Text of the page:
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Spicy hotpot (麻辣鍋)

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Taiwanese hotpot 06.jpg

Hot pot (Chinese: 火鍋; pinyin: huǒ guō), less commonly Chinese fondue or steamboat, refers to several East Asian varieties of stew, consisting of a simmering metal pot of stock at the center of the dining table. While the hot pot is kept simmering, ingredients are placed into the pot and are cooked at the table. Typical hot pot dishes include thinly sliced meat, leafy vegetables, mushrooms, wontons, egg dumplings, and seafood. The cooked food is usually eaten with a dipping sauce. In many areas, hot pot meals are often eaten in the winter. In the Taiwanese hot pot, also called shabu-shabu due to Japanese influence, people eat the food with a dipping sauce consisting of shacha sauce and raw egg yolk.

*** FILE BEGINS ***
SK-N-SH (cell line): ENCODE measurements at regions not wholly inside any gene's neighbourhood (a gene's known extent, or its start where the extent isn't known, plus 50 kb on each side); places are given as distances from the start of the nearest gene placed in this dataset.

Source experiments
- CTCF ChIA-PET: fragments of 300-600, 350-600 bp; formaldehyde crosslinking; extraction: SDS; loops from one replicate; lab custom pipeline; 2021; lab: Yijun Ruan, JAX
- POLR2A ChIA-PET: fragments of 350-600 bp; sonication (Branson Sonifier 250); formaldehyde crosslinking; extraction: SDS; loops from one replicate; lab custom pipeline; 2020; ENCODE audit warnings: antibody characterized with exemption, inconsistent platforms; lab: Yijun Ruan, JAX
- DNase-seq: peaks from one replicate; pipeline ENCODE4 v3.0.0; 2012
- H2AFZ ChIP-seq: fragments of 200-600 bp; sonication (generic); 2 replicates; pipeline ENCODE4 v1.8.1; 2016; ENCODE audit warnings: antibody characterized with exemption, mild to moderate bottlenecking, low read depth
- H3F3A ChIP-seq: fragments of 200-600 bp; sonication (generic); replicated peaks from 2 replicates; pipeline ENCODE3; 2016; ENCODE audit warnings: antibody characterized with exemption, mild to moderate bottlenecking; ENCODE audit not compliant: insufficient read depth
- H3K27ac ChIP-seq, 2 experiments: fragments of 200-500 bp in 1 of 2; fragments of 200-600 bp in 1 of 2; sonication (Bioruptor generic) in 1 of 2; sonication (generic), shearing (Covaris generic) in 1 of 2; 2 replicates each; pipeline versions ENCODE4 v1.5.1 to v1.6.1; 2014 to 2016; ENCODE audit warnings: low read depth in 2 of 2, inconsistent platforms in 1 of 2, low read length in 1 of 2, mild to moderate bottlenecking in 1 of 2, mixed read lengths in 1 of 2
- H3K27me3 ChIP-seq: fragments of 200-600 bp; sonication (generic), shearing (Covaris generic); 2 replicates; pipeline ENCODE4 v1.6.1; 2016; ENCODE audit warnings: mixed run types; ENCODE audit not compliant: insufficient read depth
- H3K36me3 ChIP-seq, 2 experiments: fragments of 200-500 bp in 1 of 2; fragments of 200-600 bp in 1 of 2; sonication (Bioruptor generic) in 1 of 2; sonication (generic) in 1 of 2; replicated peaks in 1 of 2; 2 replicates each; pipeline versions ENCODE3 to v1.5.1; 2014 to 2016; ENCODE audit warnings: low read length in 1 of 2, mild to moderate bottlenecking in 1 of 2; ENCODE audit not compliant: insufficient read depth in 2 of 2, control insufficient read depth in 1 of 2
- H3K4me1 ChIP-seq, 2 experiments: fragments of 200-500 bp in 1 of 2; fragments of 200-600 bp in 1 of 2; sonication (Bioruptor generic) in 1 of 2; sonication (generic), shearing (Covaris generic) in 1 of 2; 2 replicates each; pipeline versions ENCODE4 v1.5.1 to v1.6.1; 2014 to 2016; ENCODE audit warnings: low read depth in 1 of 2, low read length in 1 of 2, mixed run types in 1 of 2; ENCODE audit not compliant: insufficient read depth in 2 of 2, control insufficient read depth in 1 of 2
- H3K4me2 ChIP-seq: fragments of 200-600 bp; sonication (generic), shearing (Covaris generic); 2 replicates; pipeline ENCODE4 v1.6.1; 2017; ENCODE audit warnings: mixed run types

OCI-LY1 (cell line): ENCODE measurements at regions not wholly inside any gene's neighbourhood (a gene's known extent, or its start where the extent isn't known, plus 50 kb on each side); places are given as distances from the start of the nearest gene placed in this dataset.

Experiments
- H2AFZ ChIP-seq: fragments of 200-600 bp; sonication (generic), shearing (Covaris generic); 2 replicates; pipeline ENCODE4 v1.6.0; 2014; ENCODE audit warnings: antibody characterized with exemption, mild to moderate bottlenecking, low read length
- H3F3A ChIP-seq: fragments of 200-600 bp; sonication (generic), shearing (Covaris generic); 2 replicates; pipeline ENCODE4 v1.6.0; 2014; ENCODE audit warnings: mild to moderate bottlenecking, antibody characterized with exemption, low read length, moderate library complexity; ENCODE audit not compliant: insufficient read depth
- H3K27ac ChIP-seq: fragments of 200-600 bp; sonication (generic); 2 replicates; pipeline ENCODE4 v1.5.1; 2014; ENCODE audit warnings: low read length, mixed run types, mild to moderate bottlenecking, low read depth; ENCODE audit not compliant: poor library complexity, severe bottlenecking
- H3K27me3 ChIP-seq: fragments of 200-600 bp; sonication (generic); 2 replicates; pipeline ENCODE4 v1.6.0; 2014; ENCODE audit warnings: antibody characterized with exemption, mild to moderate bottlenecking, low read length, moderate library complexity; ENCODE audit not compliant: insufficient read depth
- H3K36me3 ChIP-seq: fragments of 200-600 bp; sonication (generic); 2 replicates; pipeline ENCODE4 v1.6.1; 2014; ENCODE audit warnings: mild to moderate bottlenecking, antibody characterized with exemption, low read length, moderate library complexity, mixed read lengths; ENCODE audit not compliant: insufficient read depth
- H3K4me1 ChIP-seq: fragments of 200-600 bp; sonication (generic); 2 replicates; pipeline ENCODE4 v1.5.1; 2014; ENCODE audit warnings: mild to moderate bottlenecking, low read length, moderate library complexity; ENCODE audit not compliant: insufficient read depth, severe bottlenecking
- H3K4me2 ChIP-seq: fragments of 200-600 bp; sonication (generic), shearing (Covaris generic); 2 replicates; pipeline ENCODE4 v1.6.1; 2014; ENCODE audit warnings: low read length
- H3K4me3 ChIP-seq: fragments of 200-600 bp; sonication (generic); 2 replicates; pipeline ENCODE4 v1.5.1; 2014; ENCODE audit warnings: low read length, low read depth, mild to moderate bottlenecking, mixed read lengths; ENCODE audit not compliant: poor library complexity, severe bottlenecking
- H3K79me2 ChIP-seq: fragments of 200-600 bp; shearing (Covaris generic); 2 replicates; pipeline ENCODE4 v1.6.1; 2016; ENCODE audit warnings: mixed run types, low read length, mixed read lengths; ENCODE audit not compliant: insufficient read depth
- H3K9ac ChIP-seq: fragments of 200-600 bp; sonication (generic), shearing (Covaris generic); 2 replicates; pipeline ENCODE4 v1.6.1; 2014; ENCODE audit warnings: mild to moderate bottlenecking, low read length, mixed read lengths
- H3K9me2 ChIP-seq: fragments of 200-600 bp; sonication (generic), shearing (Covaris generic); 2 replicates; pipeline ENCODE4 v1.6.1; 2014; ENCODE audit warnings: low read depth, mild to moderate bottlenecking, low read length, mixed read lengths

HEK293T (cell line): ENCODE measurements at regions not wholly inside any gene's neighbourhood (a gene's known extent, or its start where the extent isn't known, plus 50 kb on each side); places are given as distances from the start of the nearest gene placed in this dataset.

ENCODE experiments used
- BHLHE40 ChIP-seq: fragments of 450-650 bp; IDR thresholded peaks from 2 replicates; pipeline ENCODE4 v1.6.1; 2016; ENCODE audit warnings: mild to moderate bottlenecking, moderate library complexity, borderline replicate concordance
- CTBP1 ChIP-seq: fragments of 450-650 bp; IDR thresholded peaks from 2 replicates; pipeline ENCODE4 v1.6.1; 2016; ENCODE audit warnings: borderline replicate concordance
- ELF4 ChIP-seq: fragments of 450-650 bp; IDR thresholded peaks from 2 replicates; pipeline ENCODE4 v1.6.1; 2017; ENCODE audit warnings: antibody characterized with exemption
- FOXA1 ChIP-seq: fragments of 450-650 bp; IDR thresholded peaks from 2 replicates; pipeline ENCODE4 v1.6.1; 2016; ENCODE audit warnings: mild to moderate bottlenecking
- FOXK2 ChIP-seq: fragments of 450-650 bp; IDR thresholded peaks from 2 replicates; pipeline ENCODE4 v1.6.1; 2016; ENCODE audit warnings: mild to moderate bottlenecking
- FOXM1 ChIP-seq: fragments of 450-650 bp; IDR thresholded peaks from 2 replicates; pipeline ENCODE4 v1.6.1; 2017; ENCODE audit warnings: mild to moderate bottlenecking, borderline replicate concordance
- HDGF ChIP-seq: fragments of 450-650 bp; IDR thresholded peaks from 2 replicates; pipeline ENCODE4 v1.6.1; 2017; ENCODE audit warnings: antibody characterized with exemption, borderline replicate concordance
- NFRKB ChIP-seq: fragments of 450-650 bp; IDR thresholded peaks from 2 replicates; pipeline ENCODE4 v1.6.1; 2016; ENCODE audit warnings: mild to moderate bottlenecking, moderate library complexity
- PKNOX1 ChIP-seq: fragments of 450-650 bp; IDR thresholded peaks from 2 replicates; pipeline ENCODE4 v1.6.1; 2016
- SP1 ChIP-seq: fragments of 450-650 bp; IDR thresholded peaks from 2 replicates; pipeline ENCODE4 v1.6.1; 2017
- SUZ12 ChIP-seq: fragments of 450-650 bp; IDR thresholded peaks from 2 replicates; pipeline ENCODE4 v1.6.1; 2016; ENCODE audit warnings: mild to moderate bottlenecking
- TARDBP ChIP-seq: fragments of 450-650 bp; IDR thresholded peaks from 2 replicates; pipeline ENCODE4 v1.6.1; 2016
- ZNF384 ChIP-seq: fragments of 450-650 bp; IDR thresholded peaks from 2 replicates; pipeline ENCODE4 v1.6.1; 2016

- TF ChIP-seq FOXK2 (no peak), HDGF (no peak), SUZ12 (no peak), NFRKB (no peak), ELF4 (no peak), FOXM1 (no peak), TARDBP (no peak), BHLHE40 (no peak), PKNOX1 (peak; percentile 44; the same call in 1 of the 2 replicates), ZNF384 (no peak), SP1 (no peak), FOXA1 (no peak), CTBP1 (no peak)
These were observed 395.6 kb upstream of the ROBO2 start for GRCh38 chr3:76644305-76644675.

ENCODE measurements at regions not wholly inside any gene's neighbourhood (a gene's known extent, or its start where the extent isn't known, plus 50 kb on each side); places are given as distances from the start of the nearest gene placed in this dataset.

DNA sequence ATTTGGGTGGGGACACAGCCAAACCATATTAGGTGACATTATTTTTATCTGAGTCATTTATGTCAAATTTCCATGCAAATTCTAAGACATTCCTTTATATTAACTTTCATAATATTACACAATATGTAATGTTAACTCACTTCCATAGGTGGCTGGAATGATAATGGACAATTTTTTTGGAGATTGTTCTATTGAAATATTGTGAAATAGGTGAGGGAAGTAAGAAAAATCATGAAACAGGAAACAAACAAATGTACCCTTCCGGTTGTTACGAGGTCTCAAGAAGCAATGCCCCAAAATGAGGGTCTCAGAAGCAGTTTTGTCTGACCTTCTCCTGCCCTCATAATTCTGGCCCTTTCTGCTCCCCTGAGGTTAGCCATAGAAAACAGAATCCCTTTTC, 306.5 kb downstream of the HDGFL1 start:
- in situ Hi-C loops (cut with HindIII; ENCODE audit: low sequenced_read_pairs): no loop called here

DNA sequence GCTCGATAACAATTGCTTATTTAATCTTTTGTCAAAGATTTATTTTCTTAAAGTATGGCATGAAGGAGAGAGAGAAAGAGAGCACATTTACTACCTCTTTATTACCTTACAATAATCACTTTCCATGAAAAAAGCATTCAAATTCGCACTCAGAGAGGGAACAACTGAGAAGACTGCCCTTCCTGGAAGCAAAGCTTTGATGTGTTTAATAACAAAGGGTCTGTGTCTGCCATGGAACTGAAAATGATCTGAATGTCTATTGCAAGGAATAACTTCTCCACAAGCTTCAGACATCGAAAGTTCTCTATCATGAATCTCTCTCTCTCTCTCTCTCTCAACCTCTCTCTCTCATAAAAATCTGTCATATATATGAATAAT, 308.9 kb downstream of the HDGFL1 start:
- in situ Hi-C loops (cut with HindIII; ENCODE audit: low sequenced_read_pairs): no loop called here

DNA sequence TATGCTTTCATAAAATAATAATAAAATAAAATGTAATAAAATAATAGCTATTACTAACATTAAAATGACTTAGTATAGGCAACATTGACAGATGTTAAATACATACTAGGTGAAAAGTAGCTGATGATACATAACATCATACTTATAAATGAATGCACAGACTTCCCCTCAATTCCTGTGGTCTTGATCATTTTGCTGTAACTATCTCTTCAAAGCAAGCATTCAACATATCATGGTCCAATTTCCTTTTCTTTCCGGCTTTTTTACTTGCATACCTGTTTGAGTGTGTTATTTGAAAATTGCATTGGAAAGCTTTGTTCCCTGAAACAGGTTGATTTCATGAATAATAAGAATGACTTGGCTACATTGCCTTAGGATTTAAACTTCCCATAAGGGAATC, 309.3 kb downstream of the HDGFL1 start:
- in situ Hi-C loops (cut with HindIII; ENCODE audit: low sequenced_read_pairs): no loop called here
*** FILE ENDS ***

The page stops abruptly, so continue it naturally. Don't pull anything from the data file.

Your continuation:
Preparation

Frozen meat is sliced deli-thin to prepare it for hot pot cooking; slicing frozen meat this way causes it to roll up during cooking, and it is often presented as such. Meats used include lamb, beef, chicken, duck, mutton, and others. Meat or vegetables are loaded individually into the hot cooking broth by chopsticks, and cooking time can vary depending on the type of food. Other hot pot dishes include leafy vegetables, mushrooms, seafood, and noodles. It can be eaten bland to very spicy, depending on how much spice has been put in the stew which is usually strong and zesty enough to not require adding more condiments.

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References

Hot pot, en.wikipedia.org

Taiwanese Hot Pot and Homemade Meatballs, justonecookbook.com

Irresistible Taiwanese hot pot power brings in the masses, www.chinapost.com.tw